Ford closes 3 factories in Russia in broad overhaul
Moscow – Ford said Wednesday it will close three factories in Russia, causing heavy job losses, as it pulls out of passenger vehicle manufacturing in the country.
The U.S. carmaker said it will stop making passenger cars in Russia by the end of June, closing vehicle assembly plants in St. Petersburg and Naberezhnye Chelny, as well as an engine plant in Yelabuga.
Ford said “significant employee separations are required.” The Ford Sollers joint venture employs around 3,700 people in total in Russia, Ford said, adding that the total number of people leaving the company has yet to be determined.
The company blames a slow recovery in the Russian car market after an economic slowdown in recent years, and moves toward cheaper cars.
Ford will now focus solely on commercial Transit vans in Russia through its Ford Sollers joint venture. Russian partner Sollers will take 51 percent majority ownership of the joint venture, which was previously equally owned by both parties.
Ford didn’t comment on whether any of the plants could be sold.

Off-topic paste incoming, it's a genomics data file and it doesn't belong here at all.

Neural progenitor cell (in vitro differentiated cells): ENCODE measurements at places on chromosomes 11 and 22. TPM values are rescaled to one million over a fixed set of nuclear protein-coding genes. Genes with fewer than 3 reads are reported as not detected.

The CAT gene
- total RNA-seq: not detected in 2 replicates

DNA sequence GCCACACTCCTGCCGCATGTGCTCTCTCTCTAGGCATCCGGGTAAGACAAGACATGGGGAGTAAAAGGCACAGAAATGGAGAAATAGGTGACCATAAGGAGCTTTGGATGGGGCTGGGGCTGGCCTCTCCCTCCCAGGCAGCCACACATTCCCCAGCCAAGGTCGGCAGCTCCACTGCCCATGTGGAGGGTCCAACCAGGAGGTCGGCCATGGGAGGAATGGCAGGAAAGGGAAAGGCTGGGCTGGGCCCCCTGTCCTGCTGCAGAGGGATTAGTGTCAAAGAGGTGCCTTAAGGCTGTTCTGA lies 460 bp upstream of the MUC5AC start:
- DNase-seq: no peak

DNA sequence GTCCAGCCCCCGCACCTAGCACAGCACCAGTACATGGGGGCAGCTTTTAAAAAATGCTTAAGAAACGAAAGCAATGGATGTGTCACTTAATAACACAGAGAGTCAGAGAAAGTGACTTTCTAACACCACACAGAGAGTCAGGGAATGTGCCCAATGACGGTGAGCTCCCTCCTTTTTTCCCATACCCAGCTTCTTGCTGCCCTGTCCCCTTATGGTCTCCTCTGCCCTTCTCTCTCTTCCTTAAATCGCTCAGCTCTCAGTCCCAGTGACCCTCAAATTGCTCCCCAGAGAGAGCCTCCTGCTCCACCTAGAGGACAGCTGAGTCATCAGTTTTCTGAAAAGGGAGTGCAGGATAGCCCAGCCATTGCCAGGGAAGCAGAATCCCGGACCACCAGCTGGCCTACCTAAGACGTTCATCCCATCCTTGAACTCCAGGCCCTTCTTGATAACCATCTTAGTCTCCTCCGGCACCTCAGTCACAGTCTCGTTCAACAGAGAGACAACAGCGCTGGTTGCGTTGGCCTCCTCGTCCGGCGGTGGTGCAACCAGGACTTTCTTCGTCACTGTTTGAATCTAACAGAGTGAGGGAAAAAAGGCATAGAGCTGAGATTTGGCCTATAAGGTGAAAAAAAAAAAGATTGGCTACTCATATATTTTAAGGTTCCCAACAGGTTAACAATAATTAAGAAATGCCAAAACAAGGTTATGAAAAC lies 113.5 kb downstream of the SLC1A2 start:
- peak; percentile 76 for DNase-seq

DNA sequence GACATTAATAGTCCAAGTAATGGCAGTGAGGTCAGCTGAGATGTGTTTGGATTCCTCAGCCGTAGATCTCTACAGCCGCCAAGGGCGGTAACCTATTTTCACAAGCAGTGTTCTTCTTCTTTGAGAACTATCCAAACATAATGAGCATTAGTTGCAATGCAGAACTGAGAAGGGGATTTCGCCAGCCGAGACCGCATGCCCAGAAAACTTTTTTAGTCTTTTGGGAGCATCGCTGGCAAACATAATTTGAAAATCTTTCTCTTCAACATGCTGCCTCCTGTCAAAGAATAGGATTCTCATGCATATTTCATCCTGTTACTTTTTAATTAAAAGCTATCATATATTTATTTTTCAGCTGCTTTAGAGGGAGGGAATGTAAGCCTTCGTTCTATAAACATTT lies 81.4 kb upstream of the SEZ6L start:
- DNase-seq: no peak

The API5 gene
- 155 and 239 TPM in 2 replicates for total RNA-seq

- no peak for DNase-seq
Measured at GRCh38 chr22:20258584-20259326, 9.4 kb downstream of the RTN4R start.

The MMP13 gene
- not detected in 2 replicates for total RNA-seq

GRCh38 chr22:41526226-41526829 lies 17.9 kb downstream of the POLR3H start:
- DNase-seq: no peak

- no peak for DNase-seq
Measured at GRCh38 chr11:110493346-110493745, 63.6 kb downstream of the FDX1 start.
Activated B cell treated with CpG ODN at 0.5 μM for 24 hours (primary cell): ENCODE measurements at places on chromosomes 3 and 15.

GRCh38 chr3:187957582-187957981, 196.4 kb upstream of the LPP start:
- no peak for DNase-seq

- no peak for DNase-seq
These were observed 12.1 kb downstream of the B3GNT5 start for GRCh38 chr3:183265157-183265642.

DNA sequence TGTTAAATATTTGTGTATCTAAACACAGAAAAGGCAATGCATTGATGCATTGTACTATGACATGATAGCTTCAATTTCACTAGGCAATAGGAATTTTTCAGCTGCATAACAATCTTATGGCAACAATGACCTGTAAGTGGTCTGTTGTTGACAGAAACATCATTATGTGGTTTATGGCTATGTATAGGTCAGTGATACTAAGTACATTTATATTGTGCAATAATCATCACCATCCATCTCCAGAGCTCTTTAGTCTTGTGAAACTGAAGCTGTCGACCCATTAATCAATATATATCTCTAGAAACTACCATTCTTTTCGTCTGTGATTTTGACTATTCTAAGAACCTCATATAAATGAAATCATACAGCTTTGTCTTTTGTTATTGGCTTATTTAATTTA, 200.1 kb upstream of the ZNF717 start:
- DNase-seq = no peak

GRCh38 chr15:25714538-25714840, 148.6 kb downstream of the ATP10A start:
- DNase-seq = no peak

Ford Sollers has repeatedly paused or scaled back production at the St. Petersburg plant in recent years, citing low customer demand.
An independent trade union operating at the St. Petersburg plant has criticized the restructuring plans and said it would try to persuade the regional government to pressure Ford to reconsider.
Russian Deputy Prime Minister Dmitry Kozak told the Vedomosti business daily on Wednesday that the government was in talks with Sollers about ways to support production of Transit vans at the vehicle assembly plant in Yelabuga.
According to the Association of European Businesses, a trade body for foreign companies in Russia, Ford sales of cars and light commercial vehicles such as vans grew by 6 percent in 2018 to 53,234 units. That ranked Ford the 10th highest-selling brand while Lada and the Korean sister brands Hyundai and Kia led the way.
However, AEB statistics show a 45 percent fall year-on-year in Ford sales in the first two months of 2019, down from 7,566 to 4,168.